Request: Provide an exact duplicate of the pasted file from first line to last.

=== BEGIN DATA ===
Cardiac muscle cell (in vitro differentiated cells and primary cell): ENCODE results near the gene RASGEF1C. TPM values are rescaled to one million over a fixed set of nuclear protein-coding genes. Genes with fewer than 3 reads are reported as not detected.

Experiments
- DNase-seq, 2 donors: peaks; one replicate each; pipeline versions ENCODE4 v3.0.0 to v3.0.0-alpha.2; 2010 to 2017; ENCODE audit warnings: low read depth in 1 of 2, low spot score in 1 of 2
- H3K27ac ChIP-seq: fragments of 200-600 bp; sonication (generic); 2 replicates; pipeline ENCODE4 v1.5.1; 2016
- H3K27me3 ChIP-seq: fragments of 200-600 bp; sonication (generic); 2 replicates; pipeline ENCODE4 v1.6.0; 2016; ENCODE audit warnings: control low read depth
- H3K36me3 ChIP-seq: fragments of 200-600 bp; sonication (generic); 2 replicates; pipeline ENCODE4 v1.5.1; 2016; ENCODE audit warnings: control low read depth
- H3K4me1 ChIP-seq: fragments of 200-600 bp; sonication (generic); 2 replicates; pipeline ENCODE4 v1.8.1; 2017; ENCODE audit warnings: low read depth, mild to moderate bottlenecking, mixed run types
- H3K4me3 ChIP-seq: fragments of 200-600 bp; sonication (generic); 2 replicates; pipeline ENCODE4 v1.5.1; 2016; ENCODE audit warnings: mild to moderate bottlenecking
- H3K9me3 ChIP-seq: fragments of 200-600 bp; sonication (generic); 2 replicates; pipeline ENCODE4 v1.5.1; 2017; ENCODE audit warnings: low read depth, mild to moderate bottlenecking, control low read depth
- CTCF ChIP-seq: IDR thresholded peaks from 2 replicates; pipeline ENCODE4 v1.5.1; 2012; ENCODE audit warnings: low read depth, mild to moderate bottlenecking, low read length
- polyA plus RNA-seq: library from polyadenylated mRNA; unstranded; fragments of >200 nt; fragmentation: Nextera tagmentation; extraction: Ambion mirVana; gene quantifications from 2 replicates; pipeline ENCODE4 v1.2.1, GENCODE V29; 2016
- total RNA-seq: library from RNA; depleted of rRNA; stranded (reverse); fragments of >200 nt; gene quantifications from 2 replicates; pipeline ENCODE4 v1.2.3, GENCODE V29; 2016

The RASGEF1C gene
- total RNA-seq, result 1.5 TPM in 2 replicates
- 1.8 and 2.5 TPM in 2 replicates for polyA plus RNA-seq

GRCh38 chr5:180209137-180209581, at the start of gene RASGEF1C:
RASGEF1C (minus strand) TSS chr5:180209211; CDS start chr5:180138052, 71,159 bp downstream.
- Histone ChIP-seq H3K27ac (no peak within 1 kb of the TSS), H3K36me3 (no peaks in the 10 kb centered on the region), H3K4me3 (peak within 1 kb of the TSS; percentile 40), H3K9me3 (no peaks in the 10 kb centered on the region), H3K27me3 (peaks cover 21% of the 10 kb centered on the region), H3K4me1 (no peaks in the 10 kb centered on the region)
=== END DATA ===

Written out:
Cardiac muscle cell (in vitro differentiated cells and primary cell): ENCODE results near the gene RASGEF1C. TPM values are rescaled to one million over a fixed set of nuclear protein-coding genes. Genes with fewer than 3 reads are reported as not detected.

Experiments
- DNase-seq, 2 donors: peaks; one replicate each; pipeline versions ENCODE4 v3.0.0 to v3.0.0-alpha.2; 2010 to 2017; ENCODE audit warnings: low read depth in 1 of 2, low spot score in 1 of 2
- H3K27ac ChIP-seq: fragments of 200-600 bp; sonication (generic); 2 replicates; pipeline ENCODE4 v1.5.1; 2016
- H3K27me3 ChIP-seq: fragments of 200-600 bp; sonication (generic); 2 replicates; pipeline ENCODE4 v1.6.0; 2016; ENCODE audit warnings: control low read depth
- H3K36me3 ChIP-seq: fragments of 200-600 bp; sonication (generic); 2 replicates; pipeline ENCODE4 v1.5.1; 2016; ENCODE audit warnings: control low read depth
- H3K4me1 ChIP-seq: fragments of 200-600 bp; sonication (generic); 2 replicates; pipeline ENCODE4 v1.8.1; 2017; ENCODE audit warnings: low read depth, mild to moderate bottlenecking, mixed run types
- H3K4me3 ChIP-seq: fragments of 200-600 bp; sonication (generic); 2 replicates; pipeline ENCODE4 v1.5.1; 2016; ENCODE audit warnings: mild to moderate bottlenecking
- H3K9me3 ChIP-seq: fragments of 200-600 bp; sonication (generic); 2 replicates; pipeline ENCODE4 v1.5.1; 2017; ENCODE audit warnings: low read depth, mild to moderate bottlenecking, control low read depth
- CTCF ChIP-seq: IDR thresholded peaks from 2 replicates; pipeline ENCODE4 v1.5.1; 2012; ENCODE audit warnings: low read depth, mild to moderate bottlenecking, low read length
- polyA plus RNA-seq: library from polyadenylated mRNA; unstranded; fragments of >200 nt; fragmentation: Nextera tagmentation; extraction: Ambion mirVana; gene quantifications from 2 replicates; pipeline ENCODE4 v1.2.1, GENCODE V29; 2016
- total RNA-seq: library from RNA; depleted of rRNA; stranded (reverse); fragments of >200 nt; gene quantifications from 2 replicates; pipeline ENCODE4 v1.2.3, GENCODE V29; 2016

The RASGEF1C gene
- total RNA-seq, result 1.5 TPM in 2 replicates
- 1.8 and 2.5 TPM in 2 replicates for polyA plus RNA-seq

GRCh38 chr5:180209137-180209581, at the start of gene RASGEF1C:
RASGEF1C (minus strand) TSS chr5:180209211; CDS start chr5:180138052, 71,159 bp downstream.
- Histone ChIP-seq H3K27ac (no peak within 1 kb of the TSS), H3K36me3 (no peaks in the 10 kb centered on the region), H3K4me3 (peak within 1 kb of the TSS; percentile 40), H3K9me3 (no peaks in the 10 kb centered on the region), H3K27me3 (peaks cover 21% of the 10 kb centered on the region), H3K4me1 (no peaks in the 10 kb centered on the region)